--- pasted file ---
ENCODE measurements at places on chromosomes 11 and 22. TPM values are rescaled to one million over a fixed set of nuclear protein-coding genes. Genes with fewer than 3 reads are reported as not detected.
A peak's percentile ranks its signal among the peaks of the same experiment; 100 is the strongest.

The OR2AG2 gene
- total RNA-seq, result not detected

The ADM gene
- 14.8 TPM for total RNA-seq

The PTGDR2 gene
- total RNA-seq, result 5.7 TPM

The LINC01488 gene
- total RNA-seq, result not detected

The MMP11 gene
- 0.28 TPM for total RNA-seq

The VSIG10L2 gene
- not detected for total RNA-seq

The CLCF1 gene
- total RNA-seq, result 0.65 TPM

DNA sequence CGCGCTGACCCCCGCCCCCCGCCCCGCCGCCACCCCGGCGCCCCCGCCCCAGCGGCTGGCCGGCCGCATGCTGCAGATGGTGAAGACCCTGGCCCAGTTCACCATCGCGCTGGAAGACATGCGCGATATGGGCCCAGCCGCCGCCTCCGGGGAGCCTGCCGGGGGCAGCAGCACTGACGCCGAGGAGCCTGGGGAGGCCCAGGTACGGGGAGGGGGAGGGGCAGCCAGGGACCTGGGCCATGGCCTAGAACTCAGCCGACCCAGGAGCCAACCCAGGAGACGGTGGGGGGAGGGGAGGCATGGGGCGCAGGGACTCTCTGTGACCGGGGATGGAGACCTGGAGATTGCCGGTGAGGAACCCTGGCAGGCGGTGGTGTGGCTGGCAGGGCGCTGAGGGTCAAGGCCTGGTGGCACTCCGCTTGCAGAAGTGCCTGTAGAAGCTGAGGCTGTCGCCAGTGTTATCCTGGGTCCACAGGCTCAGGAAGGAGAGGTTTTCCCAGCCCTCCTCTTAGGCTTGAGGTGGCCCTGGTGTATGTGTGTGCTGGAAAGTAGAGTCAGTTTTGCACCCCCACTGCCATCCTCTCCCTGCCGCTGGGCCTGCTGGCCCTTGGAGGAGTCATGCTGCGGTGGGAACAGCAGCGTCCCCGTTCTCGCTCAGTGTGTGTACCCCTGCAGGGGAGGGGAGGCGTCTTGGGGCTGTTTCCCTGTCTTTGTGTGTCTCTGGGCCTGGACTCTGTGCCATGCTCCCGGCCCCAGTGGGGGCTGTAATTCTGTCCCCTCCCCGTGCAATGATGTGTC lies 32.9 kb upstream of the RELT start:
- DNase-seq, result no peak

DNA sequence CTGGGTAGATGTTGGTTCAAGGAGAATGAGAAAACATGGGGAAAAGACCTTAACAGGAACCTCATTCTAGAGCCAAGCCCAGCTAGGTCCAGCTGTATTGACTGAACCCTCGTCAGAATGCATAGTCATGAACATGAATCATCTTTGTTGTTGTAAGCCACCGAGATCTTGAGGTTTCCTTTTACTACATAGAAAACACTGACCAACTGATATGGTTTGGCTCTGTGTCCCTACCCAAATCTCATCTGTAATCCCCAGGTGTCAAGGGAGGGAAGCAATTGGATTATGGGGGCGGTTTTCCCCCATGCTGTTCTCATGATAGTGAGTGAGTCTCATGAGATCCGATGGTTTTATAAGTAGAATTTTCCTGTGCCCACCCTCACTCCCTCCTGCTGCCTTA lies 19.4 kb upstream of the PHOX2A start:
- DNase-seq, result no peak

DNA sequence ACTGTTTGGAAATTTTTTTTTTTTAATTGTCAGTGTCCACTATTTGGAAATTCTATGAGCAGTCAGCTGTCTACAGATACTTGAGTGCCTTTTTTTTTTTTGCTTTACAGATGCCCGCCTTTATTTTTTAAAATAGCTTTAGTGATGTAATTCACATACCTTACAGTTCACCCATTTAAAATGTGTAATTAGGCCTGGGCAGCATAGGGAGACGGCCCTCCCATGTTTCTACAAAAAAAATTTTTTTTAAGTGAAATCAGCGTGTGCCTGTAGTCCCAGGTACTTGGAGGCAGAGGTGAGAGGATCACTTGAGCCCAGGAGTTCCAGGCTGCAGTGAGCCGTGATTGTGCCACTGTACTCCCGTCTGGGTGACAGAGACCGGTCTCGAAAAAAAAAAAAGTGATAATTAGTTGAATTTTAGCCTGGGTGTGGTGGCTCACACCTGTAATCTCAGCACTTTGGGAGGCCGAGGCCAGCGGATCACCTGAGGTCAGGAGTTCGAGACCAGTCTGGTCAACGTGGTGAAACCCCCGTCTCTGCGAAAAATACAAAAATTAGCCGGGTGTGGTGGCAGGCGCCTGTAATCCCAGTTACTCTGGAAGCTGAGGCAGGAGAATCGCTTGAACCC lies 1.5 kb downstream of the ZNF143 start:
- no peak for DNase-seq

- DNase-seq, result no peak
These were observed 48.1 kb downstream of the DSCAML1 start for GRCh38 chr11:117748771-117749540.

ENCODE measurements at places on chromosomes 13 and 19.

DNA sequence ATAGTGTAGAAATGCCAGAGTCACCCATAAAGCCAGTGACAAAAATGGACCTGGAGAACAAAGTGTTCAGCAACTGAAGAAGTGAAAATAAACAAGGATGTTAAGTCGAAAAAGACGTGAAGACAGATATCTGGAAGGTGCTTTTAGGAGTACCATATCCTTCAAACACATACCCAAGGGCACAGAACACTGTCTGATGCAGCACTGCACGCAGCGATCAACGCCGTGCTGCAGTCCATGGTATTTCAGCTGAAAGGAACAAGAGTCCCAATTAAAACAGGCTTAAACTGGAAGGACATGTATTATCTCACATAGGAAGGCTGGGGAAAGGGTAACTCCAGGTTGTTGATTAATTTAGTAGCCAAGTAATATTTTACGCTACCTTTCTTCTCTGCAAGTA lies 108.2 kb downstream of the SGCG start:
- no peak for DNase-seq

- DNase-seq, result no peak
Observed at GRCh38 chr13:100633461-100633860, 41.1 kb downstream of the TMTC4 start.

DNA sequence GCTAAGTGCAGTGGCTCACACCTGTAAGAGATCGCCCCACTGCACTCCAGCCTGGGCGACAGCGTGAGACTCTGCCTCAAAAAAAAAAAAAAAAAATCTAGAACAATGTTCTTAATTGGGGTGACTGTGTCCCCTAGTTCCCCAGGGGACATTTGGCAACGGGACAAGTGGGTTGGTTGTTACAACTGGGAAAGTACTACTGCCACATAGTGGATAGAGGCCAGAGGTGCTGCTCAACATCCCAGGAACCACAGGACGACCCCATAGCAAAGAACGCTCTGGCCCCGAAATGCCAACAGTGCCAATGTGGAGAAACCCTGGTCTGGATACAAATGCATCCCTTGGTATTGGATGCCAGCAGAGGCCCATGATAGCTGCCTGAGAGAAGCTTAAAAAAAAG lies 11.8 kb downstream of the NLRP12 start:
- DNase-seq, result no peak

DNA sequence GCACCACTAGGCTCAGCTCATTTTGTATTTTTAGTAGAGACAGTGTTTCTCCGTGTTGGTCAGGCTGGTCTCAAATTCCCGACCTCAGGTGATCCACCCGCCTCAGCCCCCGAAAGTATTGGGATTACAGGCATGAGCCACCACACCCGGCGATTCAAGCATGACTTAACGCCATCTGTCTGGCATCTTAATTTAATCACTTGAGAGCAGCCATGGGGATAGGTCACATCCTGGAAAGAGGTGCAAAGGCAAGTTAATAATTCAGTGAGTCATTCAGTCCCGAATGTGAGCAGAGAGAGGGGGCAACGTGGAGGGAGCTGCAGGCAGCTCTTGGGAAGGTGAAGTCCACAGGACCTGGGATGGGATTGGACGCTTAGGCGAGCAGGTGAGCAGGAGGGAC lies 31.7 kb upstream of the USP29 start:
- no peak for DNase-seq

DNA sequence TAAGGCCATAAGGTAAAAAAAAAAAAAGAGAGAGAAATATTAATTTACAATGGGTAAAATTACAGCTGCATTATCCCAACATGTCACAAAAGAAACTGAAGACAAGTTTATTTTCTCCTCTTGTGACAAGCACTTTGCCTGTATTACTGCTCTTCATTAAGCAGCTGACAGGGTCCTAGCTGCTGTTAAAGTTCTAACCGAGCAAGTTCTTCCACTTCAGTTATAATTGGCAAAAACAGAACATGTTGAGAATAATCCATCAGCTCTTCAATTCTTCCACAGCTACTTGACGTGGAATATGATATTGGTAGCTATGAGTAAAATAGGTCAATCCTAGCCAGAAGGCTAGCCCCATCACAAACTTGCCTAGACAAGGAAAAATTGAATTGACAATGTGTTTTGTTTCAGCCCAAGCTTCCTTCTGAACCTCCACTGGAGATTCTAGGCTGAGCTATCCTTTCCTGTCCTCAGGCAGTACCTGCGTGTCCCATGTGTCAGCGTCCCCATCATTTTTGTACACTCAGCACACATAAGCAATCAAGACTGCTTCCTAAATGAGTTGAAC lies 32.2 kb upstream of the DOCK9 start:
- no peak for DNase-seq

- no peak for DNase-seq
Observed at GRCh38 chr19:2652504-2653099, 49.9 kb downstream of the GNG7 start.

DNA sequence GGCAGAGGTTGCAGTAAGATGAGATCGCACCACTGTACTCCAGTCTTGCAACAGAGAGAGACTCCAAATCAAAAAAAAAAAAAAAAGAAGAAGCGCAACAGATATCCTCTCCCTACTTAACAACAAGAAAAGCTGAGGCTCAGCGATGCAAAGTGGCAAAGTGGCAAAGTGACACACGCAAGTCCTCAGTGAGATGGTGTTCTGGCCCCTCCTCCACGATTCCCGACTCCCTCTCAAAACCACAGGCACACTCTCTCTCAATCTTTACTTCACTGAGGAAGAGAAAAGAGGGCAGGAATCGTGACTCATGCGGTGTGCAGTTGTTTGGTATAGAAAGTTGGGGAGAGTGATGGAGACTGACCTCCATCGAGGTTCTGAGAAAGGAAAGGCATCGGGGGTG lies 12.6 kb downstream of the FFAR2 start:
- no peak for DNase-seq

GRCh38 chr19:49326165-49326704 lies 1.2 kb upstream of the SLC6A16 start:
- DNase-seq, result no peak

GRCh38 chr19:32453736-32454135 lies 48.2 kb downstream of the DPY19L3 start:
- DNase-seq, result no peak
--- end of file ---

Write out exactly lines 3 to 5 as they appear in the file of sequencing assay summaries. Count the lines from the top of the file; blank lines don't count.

The OR2AG2 gene
- total RNA-seq, result not detected

The ADM gene